When someone in the family unit is suffering a midlife crisis, his behavior may well be intolerable, embarrassing and painful to those who are closest to him. This takes its toll on everyone in the family. Everything that held true before may fly out the window as drastic lifestyle changes occur--someone may move out of the house or simply be emotionally unavailable to his spouse and children, even if he is physically present in the home. The family finances may take a hit, and the members must deal with a money crunch.
If one spouse is acting out and cheating on his mate or engaging in any number of risky behaviors (like gambling, drinking and drugs), trust issues will obviously surface. How can you trust someone, even if you've been married to him for 30 years, if he is capable of acting the way he is? Family members are encountering behaviors and outcomes they aren't equipped to deal with; as a result, they become angry. The person who is in crisis already resents his family and his circumstances, or at least thinks he does; otherwise, he wouldn't be going off the deep end. The family members who are observing and trying to cope with his behavior and may come to resent what he is doing do the family. Tensions flare. Arguments happen, and sometimes escalate into physical confrontations.
No matter how patient family members try to be, at some point, they are going to become fed up, and may grow to hate the person who is selfishly acting out--not only at his own expense, but at the expense of his entire family.
It is particularly hard for children to observe a heretofore "together" parent fall apart at the seams. When the head of the helm goes haywire, any sense of stability or safety that the child had prior to the midlife crisis slips away. Children expect their parents to have good sense; when they don't, it is a bitter and very unexpected pill to swallow.
The ongoing stress that manifests itself when a family is in turmoil due to someone's midlife crisis can result in physical illness. Stress takes its toll not only on our psyches but on our bodies. Family members may find that they can't eat or sleep. Stress can cause a person's blood pressure to go through the roof, which increases the risk of heart attack and stroke. Family members may find themselves becoming depressed and withdrawn, and may start self-medicating---drinking, smoking pot or popping pills.
Some people are "stress eaters," and may find that their eating is out of control and they are packing on the pounds.
A midlife crisis, unfortunately, is a family affair, and everyone involved is going to be affected in some way.
If Mom or Sad is acting out, what are the chances that the children in the family are going to do the same? If the crux of the midlife crisis is an affair, and the child is aware of it, this may cause her to become distrustful and leery of the opposite sex. Furthermore, it is difficult for children to process the fact that their mother or father is a sexual being, and is actually having sex with someone who is not their spouse, which can further muddy the waters in a child's mind. A child may out act and become sexually active because she wants attention or wants to exact revenge on the parent who is doing the same thing. The child may even harbor animosity toward the parent who is not straying, and may blame that parent for causing the other parent to seek love and affection elsewhere.
When parents are painfully absorbed in their own issues, they are not spending quality time with their children or giving their kids enough attention. The children will resent this, and may purposely act out to get a rise out of their parents. The parents may, in their grief and fury, drag the children into the mix, exposing the child to far more than she should be made aware of. Some adult stuff is just that: Adult stuff. Kids shouldn't have to deal with it.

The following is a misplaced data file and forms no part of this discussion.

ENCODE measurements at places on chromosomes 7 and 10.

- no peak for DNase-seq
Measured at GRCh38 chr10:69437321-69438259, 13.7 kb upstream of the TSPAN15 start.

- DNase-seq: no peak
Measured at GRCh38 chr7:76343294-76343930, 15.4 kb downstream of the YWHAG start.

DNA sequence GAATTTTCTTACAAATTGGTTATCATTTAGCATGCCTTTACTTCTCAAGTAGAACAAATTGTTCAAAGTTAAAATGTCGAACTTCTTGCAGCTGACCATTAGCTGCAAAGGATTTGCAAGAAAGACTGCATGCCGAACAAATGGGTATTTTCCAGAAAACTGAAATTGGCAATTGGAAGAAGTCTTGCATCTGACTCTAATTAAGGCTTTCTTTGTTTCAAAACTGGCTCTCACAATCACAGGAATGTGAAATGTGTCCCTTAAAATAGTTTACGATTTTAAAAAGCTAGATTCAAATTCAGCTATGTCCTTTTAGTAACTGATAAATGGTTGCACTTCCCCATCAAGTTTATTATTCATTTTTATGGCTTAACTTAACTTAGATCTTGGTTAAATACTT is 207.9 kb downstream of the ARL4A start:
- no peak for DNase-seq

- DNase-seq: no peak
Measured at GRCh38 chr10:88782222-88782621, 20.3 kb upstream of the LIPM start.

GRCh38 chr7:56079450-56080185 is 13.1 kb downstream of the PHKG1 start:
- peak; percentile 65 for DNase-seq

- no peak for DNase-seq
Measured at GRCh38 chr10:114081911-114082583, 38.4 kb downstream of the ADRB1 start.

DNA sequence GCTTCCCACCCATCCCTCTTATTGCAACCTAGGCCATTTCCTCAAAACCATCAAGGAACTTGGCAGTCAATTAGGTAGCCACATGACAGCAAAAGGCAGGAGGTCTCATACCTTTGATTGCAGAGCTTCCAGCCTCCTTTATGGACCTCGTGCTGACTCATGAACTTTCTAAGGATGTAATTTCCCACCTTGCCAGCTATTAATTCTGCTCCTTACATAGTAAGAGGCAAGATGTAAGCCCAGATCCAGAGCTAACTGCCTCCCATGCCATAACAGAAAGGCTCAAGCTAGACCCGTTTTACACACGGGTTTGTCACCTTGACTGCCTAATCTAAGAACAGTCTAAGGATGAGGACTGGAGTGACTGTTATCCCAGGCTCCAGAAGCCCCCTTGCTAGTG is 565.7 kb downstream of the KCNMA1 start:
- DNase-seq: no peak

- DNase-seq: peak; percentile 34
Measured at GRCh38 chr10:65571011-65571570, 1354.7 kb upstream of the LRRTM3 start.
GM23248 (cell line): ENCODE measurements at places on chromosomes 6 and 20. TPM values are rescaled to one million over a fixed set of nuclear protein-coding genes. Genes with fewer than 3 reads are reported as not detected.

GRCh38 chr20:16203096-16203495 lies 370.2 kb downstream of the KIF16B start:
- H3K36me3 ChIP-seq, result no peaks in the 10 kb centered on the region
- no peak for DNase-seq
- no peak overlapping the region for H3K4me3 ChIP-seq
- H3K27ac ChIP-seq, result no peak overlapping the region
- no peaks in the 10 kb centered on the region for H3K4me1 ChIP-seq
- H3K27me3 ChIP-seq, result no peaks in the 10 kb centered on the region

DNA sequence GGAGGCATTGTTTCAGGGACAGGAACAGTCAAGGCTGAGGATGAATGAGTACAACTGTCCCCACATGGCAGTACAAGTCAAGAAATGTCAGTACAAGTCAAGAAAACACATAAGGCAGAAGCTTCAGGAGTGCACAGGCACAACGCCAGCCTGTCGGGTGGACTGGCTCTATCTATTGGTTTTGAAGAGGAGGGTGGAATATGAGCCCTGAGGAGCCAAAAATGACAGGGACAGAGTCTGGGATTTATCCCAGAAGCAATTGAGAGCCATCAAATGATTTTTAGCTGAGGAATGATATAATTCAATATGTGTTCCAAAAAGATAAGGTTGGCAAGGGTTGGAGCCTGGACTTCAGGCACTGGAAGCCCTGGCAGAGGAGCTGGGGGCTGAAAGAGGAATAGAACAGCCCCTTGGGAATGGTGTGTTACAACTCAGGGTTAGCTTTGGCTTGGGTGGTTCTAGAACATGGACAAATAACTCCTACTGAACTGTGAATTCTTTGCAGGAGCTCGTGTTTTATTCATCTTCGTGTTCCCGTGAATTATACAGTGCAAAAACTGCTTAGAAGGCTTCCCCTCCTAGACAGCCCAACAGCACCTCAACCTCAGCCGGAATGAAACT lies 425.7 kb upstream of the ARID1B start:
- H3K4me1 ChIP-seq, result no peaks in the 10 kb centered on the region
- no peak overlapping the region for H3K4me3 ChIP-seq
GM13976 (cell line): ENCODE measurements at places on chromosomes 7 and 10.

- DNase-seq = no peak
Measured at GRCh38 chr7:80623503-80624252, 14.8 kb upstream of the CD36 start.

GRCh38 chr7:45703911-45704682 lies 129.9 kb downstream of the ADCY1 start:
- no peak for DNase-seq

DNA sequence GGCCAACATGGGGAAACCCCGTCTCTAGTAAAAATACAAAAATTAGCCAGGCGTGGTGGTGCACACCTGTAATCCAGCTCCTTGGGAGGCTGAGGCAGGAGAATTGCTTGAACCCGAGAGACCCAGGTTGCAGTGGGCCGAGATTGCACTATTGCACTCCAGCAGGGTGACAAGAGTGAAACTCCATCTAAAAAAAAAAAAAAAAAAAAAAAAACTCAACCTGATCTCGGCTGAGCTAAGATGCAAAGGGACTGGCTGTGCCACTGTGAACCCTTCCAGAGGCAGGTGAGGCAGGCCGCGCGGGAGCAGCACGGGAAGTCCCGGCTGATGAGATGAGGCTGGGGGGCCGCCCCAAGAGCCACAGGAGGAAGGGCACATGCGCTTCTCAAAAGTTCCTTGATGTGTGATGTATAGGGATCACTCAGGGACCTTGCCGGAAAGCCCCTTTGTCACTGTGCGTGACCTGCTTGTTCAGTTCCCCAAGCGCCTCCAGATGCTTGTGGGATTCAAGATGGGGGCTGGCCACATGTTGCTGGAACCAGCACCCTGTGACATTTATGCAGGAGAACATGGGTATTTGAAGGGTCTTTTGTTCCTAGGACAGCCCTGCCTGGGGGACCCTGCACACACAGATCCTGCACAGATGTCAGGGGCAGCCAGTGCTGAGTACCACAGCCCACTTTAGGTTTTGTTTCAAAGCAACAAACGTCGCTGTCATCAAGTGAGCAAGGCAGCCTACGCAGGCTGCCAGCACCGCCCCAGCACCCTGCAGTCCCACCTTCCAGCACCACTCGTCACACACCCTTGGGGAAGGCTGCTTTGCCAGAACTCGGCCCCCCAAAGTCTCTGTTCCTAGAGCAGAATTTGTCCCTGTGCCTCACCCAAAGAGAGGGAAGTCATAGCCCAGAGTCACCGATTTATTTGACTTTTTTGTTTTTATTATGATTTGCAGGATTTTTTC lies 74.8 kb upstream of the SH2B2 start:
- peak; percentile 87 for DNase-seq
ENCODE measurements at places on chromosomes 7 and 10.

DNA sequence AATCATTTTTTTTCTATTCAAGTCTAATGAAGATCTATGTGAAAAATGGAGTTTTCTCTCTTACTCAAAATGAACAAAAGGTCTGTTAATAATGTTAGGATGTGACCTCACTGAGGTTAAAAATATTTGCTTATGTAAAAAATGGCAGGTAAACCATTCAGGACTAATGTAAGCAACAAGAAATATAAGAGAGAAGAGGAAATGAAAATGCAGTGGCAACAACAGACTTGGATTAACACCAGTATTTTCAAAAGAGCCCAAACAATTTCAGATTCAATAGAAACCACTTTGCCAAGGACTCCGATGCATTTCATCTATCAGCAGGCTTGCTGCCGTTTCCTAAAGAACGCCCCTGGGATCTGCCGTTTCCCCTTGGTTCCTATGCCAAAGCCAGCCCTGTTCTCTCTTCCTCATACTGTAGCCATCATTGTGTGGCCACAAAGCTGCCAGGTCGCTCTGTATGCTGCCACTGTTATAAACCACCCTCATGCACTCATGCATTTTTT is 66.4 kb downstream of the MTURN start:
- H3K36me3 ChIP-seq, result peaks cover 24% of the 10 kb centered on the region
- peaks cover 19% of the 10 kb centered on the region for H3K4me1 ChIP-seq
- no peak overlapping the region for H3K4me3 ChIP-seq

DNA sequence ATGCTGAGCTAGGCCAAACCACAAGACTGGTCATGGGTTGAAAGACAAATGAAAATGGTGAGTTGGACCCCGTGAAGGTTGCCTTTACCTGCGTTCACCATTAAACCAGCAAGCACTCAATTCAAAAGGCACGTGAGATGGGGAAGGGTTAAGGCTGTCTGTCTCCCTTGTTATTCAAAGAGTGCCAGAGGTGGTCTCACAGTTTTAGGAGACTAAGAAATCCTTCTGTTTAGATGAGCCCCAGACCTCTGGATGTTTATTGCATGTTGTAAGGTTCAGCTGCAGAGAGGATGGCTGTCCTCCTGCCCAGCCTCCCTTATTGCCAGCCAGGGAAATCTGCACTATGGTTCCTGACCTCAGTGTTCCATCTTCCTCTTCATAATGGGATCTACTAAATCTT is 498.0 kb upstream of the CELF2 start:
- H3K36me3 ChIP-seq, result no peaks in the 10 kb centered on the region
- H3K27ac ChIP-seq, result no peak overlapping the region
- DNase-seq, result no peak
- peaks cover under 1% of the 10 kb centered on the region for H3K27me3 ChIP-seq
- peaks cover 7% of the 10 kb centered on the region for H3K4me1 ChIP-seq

Parents may use their children as pawns and put the children in an untenable situation.
Some children may act out by becoming sullen, withdrawn and uncommunicative. Their grades may drop, and their physical appearance and personal hygiene may go into decline.
Some children will opt to self-medicate (as by drinking or smoking pot) because they can't deal with the pain and turmoil, and there is no one to help them because their parents can't even deal with their own demons, let alone help the child navigate this slippery slope.
Even if the person who is suffering from the midlife crisis eventually comes to her senses and the family remains intact, the damage has been done to the children, and may be far-reaching. If the midlife crisis results in a divorce, this too will have a major impact on the children. Trust has been broken. The children may develop a skewed sense of male-female relationships and make risky decisions when it comes to their own relationships. The children may harbor anger toward their parents and continue to act out, perhaps even becoming violent.
What to Do?
Seek help. Get yourself, your spouse and your children to a qualified therapist and work your way through this morass. Perhaps your minister can help. Do not be afraid to reach out and ask for help. It takes time to heal open wounds, and it may take an experienced and qualified professional to guide you in this undertaking. Don't assume that everyone and everything is OK, just because, superficially, it may appear that way.
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Cindi Pearce is a graduate of Ohio University, where she received her bachelor’s degree in journalism. She completed both the undergraduate and graduate courses offered by the Institute of Children’s Literature. Pearce has been writing professionally for over 30 years.
The Breakdown of a Family, Familylawwebguide.com